On Wednesday, the seven Manipur players of the Indian National Team were lucky to experience something that one of the state’s greatest players, Renedy Singh, couldn’t while representing the Blue Tigers on home soil.
“I was part of the national team for 12 years, but I never got to play even one match over here,” laughs Renedy, the star midfielder of the Senior National Team, who donned the Blue Tigers jersey no less than 66 times between 1998 and 2011.
He can’t be blamed for being at least a tiny bit jealous after witnessing such lively support for the Indian team. Everyone had goosebumps whenever the crowd chanted the names of their local heroes – whether it was Suresh Singh Wangjam warming up near the touchline or Mohammad Yasir stepping up to take a corner. Renedy remained the star performer in many of India’s memorable triumphs, including the LG Cup in Vietnam, the AFC Challenge Cup and twice the Nehru Cup, but never had the opportunity to play for the National Team in front of his home crowd in Manipur.
The current set of boys from Manipur in the National Team are lucky – the Federation’s decision to host India’s matches in Imphal has come as a huge morale booster for them.
“I feel 25-30 thousand people turning up for India’s first match in Manipur is a big thing. I’m really happy for the current Manipuri players, and I hope we get more matches in the future,” Renedy said.
“In this state, football has always been number one. It’s not cricket here in the northeast,” he avers. “As we all know, we’re one of the states which produces the most number of footballers, and we are still working hard to produce more. In every locality and community, you will see kids playing football. If the academies in Manipur keep working, I’m sure we’ll continue to provide good players in the future.”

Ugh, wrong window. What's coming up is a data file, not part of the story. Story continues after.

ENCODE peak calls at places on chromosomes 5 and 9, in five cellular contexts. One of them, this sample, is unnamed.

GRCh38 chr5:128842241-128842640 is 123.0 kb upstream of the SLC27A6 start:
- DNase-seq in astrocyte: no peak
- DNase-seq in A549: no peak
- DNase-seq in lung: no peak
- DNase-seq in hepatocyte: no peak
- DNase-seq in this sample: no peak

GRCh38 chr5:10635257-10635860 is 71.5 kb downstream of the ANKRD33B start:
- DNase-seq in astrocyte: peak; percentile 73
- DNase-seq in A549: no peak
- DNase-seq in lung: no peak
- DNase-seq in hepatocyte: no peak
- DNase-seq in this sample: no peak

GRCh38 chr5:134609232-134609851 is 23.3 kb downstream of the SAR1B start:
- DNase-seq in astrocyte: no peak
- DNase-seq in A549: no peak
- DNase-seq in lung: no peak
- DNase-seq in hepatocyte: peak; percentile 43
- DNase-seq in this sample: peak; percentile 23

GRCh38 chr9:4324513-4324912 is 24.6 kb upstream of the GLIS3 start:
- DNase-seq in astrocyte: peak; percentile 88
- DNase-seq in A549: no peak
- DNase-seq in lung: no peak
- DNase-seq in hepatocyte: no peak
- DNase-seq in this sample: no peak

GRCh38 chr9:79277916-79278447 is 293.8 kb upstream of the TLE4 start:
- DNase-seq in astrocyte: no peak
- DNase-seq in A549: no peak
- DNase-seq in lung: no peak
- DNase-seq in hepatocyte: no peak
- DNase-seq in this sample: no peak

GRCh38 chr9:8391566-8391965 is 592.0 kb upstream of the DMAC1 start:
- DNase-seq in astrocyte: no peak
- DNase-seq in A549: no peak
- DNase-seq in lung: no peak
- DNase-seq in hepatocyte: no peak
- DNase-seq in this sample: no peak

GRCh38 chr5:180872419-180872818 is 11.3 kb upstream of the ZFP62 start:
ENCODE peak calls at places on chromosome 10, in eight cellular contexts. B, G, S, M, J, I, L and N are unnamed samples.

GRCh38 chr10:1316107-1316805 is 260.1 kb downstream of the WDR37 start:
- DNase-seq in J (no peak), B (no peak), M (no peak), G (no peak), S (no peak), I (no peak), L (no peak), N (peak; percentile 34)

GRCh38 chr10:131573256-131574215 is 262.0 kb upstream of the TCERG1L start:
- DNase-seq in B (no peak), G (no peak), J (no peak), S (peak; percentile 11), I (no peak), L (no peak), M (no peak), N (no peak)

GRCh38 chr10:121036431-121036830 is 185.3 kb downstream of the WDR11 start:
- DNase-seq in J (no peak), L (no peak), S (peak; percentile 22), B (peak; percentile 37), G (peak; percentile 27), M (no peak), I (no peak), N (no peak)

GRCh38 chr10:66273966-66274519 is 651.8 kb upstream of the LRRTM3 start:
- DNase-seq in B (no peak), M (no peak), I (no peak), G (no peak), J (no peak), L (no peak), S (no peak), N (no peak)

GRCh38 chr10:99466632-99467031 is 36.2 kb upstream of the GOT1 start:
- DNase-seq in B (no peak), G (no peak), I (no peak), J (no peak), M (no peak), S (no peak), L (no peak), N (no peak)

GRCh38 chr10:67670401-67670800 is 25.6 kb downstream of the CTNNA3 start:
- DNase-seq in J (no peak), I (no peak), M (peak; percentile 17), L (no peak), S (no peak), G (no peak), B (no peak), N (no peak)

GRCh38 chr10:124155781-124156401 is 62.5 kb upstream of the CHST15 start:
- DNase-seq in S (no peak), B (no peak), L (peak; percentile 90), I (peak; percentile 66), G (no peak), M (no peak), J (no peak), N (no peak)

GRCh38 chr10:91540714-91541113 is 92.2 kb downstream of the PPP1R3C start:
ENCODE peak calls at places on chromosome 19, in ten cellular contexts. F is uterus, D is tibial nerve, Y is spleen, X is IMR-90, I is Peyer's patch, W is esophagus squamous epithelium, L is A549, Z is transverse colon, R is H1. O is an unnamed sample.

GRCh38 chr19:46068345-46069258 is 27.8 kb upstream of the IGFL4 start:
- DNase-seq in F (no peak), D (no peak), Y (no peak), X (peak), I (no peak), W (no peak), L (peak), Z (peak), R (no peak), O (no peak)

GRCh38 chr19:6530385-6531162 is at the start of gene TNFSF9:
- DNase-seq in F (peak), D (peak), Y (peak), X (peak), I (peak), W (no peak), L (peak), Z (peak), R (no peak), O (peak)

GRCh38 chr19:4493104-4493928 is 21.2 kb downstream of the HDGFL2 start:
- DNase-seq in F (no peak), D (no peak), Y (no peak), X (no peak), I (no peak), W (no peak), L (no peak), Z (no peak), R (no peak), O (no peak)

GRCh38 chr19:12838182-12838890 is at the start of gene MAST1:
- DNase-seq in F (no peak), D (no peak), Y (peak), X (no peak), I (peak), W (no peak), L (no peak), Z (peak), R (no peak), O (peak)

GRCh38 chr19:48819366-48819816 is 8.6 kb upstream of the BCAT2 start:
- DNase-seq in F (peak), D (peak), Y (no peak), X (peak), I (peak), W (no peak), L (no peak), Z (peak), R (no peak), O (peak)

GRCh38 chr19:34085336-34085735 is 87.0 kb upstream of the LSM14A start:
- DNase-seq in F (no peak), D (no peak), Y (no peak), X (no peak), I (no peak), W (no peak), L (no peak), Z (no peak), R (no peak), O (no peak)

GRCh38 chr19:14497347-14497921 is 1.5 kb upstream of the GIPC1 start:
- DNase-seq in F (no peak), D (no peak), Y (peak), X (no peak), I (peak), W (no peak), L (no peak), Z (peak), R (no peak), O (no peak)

Speaking of academies, Renedy himself is a coach at the Classic Football Academy, one of Manipur’s best, and one which is increasingly making its mark at the national level. CFA started as Renedy Football School in 2018 before taking up its current name three years ago.
“We just became the U-17 Youth Cup champions. Our U-21 squad qualified for the Manipur state league and won the Shaheed Manoranjan Singh Memorial Tournament, beating former champions Sagolband United 7-0,” Renedy proudly says.
Rigorous competition at the youth level is a big reason why Manipur stands out in terms of churning out national team players. “There are many academies in Manipur with former players as coaches who are also working hard. Our rivalry and competition will only help Indian football,” he claims.
As a coach, Renedy spends a lot of time analysing his team’s matches. In attendance at the India-Myanmar game, it was natural for him to make some assessments. “Our players are fit, fast and well-built, but the only thing I want to see is them being more comfortable with the ball,” he says.
As far as India’s next opponents, Kyrgyz Republic, are concerned, Renedy has fond memories of his own encounters against the Central Asians in the 2007 and 2009 Nehru Cup, winning 3-0 and 2-1, respectively. But, of course, times have changed, and recent encounters between India and the Kyrgyz Republic have been close, which is exactly what Renedy expects next Tuesday, March 28, 2023.
“We beat them a couple of times, but that was 10-15 years ago. Now, they have worked hard and developed a lot. They will be a better team than Myanmar, and I hope we perform better than the first game, as we all have been expecting more.
“One thing’s for sure, the stadium will once again be fully packed,” he is quick to add.